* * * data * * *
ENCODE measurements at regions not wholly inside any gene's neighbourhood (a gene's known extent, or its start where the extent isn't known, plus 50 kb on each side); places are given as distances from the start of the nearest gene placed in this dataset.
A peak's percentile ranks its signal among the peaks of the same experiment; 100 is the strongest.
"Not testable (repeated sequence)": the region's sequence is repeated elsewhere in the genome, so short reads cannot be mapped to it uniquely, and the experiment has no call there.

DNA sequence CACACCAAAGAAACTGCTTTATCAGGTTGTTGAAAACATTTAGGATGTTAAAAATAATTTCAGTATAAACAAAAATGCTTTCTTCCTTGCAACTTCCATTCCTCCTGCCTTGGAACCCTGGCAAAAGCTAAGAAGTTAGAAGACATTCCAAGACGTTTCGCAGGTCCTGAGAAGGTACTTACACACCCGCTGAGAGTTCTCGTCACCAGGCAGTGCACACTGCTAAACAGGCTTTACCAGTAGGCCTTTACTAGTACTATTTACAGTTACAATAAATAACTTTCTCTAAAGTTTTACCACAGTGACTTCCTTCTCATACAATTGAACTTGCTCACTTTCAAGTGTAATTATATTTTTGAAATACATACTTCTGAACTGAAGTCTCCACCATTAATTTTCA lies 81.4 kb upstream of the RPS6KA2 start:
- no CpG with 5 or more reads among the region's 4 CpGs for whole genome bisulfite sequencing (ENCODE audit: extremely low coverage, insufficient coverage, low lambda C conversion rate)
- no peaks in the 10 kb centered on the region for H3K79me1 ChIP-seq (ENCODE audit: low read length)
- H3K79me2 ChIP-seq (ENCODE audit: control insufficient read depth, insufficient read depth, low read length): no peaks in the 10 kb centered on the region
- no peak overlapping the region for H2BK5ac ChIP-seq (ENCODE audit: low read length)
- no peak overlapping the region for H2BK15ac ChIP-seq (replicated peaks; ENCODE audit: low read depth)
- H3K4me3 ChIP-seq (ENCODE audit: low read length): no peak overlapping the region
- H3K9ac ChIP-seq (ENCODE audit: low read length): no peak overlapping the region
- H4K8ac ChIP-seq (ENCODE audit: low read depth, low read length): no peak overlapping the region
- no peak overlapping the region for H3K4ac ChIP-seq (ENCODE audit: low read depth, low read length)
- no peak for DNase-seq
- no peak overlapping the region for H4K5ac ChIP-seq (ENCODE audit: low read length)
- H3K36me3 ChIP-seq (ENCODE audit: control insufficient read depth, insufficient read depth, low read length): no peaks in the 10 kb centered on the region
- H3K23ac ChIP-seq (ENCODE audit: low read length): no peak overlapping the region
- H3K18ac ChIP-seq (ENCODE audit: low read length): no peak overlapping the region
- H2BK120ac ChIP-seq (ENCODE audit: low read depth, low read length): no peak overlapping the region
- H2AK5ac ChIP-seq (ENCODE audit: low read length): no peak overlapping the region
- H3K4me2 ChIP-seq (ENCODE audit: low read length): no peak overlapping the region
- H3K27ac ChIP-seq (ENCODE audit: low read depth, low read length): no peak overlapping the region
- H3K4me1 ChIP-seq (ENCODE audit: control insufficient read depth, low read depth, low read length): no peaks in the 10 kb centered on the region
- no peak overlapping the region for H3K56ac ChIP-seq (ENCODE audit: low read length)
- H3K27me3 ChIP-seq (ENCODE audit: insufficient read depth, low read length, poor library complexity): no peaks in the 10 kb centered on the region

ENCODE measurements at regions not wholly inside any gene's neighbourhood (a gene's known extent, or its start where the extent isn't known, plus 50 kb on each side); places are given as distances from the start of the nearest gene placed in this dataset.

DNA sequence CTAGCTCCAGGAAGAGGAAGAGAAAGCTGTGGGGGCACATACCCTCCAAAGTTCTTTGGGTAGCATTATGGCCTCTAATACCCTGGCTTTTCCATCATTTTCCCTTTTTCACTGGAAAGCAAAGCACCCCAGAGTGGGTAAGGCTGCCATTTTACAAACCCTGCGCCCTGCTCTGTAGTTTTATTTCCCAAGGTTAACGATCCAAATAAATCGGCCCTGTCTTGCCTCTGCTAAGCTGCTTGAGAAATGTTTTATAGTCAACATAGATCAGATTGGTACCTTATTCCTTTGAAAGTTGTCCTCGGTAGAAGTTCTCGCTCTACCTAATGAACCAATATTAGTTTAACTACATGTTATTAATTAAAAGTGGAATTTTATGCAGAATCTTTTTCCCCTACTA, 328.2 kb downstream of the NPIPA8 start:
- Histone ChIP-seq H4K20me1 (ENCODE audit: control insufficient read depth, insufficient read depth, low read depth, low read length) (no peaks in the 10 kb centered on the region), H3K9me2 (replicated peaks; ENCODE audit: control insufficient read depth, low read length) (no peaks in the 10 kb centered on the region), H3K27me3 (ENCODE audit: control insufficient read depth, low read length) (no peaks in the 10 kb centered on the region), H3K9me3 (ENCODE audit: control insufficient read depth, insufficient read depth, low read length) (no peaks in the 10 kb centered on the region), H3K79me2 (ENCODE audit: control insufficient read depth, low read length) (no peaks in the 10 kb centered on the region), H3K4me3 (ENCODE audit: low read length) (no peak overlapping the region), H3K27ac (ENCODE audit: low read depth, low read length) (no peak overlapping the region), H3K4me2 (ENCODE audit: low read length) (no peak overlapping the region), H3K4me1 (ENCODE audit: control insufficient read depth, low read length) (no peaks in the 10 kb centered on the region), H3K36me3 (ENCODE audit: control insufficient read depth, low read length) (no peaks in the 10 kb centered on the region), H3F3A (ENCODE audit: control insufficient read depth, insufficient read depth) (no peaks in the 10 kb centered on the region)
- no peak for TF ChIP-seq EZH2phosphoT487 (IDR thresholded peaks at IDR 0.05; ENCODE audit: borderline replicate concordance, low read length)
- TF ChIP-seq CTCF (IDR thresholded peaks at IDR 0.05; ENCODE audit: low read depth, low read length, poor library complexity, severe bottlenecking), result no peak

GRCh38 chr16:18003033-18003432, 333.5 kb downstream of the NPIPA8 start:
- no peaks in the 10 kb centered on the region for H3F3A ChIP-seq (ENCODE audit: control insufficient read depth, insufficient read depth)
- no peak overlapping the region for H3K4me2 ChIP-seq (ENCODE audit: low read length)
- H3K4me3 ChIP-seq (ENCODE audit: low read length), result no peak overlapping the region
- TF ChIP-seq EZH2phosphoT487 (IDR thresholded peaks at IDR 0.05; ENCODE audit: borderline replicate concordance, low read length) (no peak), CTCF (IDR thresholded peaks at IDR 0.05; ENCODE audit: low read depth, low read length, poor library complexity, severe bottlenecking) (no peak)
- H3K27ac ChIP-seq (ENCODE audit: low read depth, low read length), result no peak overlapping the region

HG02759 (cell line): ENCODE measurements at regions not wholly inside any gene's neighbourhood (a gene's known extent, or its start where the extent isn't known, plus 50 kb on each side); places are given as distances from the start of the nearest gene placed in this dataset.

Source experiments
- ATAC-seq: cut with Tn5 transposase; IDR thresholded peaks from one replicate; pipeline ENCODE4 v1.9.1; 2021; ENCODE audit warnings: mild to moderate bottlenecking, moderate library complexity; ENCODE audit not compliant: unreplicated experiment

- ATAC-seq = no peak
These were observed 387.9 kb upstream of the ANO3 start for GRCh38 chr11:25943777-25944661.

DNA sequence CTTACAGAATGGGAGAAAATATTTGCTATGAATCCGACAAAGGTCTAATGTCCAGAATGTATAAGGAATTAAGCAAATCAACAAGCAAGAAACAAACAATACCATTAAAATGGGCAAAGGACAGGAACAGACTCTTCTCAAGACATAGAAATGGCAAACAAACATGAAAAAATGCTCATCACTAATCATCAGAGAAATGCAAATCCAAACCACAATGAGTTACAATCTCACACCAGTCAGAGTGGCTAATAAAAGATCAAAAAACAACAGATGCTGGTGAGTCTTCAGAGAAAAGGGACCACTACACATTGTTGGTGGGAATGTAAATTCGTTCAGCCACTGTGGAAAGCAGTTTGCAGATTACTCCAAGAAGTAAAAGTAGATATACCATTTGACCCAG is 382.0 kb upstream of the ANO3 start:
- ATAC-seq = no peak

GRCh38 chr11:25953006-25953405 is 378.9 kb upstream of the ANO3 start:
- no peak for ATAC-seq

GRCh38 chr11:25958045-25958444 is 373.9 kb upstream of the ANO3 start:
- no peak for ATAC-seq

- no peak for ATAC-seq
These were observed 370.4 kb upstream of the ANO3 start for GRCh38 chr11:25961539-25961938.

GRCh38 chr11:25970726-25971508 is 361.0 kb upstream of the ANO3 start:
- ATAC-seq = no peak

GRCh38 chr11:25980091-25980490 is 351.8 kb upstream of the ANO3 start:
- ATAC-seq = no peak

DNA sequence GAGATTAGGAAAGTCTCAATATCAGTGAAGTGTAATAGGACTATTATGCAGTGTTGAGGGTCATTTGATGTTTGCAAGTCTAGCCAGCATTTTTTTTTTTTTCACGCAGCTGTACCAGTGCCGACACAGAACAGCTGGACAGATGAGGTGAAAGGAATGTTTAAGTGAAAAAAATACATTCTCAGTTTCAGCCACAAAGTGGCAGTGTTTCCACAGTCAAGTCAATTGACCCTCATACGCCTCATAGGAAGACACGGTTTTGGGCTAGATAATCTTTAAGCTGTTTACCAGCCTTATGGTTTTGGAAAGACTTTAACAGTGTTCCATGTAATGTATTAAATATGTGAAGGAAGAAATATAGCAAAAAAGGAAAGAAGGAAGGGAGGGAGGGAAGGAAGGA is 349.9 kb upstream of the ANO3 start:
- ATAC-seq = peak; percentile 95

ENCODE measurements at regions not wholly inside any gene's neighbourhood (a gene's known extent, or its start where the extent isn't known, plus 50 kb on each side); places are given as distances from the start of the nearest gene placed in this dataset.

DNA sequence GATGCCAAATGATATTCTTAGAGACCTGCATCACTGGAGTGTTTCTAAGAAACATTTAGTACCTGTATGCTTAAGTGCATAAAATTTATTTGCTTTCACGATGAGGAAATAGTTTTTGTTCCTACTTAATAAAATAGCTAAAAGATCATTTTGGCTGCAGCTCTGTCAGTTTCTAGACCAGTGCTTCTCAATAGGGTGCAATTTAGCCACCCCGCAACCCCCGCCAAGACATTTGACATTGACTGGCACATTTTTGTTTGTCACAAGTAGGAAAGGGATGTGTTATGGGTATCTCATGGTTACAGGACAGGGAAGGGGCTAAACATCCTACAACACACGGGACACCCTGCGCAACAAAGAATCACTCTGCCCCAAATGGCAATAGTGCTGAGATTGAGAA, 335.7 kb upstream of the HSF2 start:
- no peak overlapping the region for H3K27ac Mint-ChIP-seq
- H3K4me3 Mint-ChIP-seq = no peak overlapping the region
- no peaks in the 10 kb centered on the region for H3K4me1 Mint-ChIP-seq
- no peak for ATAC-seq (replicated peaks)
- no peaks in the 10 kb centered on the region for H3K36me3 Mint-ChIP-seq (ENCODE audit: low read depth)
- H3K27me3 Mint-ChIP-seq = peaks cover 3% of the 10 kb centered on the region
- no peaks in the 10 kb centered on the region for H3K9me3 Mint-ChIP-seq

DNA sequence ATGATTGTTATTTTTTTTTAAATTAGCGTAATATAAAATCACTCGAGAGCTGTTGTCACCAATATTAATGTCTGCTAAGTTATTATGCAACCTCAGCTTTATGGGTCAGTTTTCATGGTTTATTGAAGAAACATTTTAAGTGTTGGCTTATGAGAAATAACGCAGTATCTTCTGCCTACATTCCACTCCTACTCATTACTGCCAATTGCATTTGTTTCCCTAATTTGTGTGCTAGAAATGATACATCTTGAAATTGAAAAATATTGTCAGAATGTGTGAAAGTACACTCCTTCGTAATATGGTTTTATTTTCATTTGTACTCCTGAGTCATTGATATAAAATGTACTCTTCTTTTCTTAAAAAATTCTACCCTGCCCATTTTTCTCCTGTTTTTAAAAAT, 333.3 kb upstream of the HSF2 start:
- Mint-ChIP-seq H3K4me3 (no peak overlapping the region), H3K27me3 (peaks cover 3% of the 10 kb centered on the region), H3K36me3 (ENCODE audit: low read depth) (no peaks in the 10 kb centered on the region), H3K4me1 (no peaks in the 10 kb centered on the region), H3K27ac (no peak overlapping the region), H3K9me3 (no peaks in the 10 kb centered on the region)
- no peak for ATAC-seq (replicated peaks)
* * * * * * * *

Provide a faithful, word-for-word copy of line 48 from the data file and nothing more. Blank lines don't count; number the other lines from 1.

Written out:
- no peak for ATAC-seq